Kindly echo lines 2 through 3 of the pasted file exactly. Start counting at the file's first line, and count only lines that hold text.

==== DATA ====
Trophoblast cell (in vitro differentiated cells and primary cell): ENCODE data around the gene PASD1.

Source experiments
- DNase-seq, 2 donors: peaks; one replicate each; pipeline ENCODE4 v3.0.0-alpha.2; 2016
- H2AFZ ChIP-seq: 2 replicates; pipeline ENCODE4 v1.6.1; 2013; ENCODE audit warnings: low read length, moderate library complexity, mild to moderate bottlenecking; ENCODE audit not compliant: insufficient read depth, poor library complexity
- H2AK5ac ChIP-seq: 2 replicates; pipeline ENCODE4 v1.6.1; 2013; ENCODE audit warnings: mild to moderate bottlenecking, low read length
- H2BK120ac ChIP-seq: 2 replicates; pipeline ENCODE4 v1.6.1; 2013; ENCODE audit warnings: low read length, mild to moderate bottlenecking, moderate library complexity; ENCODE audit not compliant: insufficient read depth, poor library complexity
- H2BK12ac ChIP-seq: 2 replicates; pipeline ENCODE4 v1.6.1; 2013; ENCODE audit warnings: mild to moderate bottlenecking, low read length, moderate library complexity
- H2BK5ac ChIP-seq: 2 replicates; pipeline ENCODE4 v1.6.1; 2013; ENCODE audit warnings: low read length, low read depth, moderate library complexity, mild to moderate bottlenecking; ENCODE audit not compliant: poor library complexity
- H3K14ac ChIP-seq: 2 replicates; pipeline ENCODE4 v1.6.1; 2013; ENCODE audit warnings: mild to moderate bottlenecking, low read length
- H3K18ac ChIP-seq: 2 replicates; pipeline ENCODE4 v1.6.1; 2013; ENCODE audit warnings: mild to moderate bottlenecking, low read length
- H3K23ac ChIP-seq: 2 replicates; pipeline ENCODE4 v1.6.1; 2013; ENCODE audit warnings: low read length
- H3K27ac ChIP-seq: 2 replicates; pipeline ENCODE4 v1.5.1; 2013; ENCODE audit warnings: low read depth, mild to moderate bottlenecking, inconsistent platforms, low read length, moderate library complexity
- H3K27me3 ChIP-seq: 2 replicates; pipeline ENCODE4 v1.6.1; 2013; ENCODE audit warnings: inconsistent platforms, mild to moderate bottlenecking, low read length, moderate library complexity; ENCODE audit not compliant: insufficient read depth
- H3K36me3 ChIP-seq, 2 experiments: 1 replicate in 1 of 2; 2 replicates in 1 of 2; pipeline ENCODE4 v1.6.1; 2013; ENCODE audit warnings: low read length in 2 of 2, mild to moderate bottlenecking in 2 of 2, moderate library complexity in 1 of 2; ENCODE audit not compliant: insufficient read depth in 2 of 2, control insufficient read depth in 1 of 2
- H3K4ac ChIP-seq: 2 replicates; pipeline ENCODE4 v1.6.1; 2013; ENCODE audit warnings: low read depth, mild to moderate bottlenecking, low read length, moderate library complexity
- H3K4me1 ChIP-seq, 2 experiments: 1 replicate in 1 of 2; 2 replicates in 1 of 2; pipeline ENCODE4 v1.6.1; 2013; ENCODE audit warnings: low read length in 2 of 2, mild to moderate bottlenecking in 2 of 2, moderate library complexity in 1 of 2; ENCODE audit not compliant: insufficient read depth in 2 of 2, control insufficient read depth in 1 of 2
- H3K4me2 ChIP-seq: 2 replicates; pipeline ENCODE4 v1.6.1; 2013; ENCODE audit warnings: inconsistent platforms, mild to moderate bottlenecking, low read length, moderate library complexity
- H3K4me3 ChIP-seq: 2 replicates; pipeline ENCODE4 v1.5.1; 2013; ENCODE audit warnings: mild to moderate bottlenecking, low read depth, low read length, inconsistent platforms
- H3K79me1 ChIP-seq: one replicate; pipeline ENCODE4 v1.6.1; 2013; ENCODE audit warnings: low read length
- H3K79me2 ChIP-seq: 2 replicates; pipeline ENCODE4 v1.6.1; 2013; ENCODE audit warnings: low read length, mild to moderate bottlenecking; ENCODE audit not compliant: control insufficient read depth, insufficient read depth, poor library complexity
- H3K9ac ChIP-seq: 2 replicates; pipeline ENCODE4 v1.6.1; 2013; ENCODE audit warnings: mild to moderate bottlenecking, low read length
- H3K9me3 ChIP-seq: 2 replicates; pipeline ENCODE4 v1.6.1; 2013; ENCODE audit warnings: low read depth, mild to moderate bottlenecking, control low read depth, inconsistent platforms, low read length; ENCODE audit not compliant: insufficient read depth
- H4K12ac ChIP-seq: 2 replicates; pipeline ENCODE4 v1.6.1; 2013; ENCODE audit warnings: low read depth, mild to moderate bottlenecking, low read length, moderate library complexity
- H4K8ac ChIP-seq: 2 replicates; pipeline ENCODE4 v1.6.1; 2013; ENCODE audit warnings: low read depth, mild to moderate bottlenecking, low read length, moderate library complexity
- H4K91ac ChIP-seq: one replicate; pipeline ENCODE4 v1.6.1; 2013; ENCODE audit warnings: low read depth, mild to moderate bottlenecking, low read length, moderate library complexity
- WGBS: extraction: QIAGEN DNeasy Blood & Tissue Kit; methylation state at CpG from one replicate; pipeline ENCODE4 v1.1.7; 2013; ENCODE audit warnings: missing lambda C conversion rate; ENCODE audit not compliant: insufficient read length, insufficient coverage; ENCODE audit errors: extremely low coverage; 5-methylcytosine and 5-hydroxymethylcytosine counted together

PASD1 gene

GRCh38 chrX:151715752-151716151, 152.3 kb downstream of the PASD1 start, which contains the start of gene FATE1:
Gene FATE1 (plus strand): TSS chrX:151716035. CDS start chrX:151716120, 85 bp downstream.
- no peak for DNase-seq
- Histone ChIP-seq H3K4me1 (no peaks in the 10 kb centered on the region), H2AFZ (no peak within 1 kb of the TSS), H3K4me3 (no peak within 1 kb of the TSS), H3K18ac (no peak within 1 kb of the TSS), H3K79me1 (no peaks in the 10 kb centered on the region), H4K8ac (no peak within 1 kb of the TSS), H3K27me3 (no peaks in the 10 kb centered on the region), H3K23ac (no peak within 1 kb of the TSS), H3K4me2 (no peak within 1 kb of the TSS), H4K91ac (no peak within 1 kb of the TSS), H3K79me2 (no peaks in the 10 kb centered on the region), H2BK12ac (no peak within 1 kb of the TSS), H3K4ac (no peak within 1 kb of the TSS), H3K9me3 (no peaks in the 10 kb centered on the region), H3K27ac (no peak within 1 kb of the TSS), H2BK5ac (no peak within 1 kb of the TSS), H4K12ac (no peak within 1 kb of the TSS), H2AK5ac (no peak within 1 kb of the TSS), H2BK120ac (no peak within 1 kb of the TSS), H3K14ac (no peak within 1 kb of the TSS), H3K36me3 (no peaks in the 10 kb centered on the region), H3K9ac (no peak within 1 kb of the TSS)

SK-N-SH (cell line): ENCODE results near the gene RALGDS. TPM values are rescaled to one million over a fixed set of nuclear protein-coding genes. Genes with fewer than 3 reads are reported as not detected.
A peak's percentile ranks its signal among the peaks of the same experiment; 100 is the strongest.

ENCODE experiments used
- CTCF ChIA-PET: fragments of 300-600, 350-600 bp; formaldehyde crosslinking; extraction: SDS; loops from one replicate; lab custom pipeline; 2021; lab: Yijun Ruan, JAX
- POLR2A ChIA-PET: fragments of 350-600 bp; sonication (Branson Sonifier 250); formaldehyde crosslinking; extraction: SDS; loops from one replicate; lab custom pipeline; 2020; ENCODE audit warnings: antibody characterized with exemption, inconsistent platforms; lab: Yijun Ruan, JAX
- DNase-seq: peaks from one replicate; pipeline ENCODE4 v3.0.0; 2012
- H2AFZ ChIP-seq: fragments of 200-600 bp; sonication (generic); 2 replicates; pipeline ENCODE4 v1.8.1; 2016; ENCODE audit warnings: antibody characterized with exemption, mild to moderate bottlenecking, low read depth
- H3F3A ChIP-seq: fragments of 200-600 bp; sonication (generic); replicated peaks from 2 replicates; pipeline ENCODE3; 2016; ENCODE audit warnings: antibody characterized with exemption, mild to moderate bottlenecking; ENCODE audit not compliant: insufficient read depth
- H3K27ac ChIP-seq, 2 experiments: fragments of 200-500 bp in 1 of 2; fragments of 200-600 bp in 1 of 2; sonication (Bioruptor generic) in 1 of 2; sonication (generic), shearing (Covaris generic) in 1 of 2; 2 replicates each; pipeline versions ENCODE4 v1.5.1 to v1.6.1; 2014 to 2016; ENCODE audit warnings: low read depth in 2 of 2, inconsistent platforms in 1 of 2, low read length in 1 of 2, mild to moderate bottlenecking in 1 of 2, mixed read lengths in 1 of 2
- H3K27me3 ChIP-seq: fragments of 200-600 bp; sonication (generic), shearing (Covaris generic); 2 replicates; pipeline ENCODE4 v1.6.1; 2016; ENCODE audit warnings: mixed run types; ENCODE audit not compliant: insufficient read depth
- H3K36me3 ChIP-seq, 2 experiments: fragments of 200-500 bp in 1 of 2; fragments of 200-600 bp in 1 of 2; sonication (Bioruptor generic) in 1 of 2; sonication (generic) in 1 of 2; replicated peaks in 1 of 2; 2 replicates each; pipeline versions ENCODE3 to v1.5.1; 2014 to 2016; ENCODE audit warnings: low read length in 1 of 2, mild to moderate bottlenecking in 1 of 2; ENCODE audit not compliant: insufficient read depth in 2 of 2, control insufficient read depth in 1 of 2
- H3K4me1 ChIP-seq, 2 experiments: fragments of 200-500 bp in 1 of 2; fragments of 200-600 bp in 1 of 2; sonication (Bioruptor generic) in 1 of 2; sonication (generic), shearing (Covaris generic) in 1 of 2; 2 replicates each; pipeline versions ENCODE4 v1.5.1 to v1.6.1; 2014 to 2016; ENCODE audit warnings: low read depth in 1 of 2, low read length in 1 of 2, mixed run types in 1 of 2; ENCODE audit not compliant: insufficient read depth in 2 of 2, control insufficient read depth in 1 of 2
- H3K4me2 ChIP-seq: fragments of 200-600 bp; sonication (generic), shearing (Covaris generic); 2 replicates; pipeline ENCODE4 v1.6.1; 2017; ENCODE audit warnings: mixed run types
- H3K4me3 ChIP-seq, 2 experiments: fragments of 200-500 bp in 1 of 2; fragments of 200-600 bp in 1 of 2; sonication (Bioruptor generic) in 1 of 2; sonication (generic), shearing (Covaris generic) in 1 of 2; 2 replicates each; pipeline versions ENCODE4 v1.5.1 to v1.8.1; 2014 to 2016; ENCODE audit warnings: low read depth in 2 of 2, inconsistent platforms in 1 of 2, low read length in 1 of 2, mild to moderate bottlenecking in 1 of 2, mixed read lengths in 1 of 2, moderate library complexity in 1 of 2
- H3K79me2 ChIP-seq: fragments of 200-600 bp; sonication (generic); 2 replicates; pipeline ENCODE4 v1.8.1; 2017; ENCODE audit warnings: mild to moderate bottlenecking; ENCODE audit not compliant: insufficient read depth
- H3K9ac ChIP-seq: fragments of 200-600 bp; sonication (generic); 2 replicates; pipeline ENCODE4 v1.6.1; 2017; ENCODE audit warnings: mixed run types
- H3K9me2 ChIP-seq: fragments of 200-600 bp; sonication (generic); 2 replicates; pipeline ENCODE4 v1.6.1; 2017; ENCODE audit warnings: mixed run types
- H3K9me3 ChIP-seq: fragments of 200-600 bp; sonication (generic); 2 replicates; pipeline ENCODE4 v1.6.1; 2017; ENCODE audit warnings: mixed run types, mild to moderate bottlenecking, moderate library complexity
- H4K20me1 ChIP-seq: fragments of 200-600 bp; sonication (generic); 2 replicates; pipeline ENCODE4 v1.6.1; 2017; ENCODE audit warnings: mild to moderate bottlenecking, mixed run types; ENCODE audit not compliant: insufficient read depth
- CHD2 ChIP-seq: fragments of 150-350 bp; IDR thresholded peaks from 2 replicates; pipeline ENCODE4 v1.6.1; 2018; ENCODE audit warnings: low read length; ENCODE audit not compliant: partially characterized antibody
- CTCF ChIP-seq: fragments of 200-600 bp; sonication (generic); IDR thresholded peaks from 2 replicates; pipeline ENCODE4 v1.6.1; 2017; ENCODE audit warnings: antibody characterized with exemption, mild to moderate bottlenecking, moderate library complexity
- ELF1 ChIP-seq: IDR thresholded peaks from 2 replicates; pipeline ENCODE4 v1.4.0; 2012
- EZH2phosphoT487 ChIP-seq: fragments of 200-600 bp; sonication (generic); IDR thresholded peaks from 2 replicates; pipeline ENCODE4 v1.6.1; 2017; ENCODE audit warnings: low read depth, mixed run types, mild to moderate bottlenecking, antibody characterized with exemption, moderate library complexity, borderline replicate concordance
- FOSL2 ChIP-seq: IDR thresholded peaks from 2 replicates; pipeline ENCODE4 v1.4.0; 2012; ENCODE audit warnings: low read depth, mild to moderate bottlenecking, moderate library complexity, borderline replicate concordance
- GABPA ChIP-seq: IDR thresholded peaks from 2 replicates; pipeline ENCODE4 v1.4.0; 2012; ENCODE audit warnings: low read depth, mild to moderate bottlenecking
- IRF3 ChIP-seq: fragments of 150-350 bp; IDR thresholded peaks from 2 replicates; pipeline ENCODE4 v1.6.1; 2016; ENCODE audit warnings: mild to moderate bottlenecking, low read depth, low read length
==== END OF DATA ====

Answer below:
Source experiments
- DNase-seq, 2 donors: peaks; one replicate each; pipeline ENCODE4 v3.0.0-alpha.2; 2016